Pruning Palms

There isn't anything more quintessentially Florida than the palm tree. You see them on just about every block, heck, there's even one on the state flag. But do you know how to prune one? There are right and wrong ways to trim your tree, and some species you should never prune. We hope this blog helps you prune like a pro.

Unkind cuts
First, what to cut; all dead leaves, fruit stalks, and flowers can go. Just make sure they're entirely gone. Half-dead leaves don't look good, but they do provide much-needed potassium to the rest of the tree.

When it comes to where to prune, get as close to the trunk as possible. But be careful not to cut into the tree. Gashes in the trunk open the tree up to diseases and pests. This is another reason why the pros never use spikes on their boots to climb tall palms. Never intentionally put holes in your tree.

While we're on the topic of the trunk, don't pull dead fronds off the tree. If you yank the leaves off, there's a good chance that you'll tear a layer of the trunk tissue off, causing a small but potentially deadly hole.

There isn't an ideal 'when' to prune palms. Some say spring and summer are best because there is some proof that fuller palms stand up better to the cold weather than trimmed ones.

Then, there's the storm season' hurricane cut'. This method calls for the trimming of all fronds, except the youngest leaves. Some say this makes the tree more wind resistant. However, there is evidence that 'hurricane cut' trees are more likely to snap at the crown than others.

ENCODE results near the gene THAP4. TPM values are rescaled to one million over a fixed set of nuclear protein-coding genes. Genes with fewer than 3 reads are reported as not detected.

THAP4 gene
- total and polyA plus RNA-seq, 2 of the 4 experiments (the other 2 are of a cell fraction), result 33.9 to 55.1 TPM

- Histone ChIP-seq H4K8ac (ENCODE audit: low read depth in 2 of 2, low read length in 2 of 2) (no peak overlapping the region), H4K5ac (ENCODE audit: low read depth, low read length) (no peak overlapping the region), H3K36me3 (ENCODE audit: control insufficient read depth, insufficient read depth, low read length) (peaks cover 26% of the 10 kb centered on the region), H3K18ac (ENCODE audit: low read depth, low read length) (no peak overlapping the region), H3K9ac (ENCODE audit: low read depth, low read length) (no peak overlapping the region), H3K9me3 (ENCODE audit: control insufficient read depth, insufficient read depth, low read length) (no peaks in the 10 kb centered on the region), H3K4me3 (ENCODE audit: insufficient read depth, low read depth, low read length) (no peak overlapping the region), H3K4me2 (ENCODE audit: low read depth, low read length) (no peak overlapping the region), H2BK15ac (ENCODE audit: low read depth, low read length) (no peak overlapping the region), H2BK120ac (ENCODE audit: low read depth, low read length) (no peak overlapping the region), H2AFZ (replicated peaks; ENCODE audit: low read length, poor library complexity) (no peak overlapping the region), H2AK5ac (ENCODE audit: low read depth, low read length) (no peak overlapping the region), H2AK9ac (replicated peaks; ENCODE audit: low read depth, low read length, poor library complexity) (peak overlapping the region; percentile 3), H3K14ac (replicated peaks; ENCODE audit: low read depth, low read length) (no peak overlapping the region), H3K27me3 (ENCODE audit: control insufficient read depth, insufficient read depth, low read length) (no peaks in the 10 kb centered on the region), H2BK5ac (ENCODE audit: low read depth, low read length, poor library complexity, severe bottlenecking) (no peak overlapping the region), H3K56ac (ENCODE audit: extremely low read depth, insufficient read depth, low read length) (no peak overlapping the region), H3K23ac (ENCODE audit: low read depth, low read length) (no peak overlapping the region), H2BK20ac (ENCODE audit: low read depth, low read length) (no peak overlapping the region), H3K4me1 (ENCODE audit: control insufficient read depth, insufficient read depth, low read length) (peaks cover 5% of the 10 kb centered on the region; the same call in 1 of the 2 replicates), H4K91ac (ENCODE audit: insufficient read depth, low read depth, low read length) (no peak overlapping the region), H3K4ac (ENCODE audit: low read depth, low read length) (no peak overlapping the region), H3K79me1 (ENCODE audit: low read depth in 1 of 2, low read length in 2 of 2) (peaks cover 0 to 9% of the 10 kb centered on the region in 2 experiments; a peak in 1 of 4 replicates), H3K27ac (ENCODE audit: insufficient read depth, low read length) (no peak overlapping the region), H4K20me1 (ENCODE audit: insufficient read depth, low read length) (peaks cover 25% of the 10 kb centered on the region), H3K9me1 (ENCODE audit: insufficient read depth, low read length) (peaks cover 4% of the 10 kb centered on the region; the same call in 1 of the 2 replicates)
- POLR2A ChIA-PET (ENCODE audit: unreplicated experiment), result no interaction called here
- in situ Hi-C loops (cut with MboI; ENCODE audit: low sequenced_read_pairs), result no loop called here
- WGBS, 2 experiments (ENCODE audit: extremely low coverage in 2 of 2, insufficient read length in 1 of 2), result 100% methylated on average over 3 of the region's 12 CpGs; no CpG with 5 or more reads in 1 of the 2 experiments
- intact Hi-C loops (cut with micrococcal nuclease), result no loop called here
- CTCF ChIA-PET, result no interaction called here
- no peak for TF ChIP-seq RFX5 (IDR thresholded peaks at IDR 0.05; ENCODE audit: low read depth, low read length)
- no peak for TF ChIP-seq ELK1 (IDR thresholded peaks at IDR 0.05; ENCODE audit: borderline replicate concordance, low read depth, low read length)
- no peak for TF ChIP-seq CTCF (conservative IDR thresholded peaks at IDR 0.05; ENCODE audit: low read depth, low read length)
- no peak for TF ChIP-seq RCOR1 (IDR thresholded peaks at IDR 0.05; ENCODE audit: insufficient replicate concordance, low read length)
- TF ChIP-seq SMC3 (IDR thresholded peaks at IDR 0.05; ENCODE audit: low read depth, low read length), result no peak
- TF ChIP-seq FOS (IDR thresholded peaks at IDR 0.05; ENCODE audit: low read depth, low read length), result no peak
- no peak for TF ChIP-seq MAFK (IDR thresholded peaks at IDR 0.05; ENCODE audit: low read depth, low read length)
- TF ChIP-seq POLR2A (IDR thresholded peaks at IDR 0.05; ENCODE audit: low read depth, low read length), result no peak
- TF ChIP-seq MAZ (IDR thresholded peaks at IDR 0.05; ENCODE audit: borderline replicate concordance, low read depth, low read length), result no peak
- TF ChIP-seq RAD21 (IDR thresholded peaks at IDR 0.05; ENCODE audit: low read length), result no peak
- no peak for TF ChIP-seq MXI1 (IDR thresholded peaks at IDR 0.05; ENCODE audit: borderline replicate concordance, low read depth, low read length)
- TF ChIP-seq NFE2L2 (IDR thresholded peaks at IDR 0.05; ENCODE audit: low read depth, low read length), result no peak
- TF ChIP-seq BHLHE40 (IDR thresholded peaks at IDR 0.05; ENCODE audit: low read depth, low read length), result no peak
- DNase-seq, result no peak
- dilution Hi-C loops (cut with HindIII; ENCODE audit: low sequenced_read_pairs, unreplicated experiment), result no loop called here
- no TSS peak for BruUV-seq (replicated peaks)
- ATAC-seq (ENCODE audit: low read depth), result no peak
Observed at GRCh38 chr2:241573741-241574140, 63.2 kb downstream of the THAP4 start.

Perfecting the palm
Healthy palm trees are supposed to look round, with a canopy of green leaves. Overpruned trees resemble rooster tails. Trimming too much reduces that canopy, and, in many cases, when the leaves grow back, they are smaller than usual.

There is a family of palms that you should never touch with a saw. These trees have a section of green leaves that are tightly connected at the top called a crown shaft. The dead and sick leaves of these species fall off on their own. Fertilizer is the key to the health of crown shaft palms, not pruning.

We hope this blog answered some of your pruning questions about palms. The real key to perfect palms is a combination of trimming and fertilizer. It's a lot to learn, and if you don't want to take any chances with your favorite and probably most expensive greenery in your landscape, contact us.
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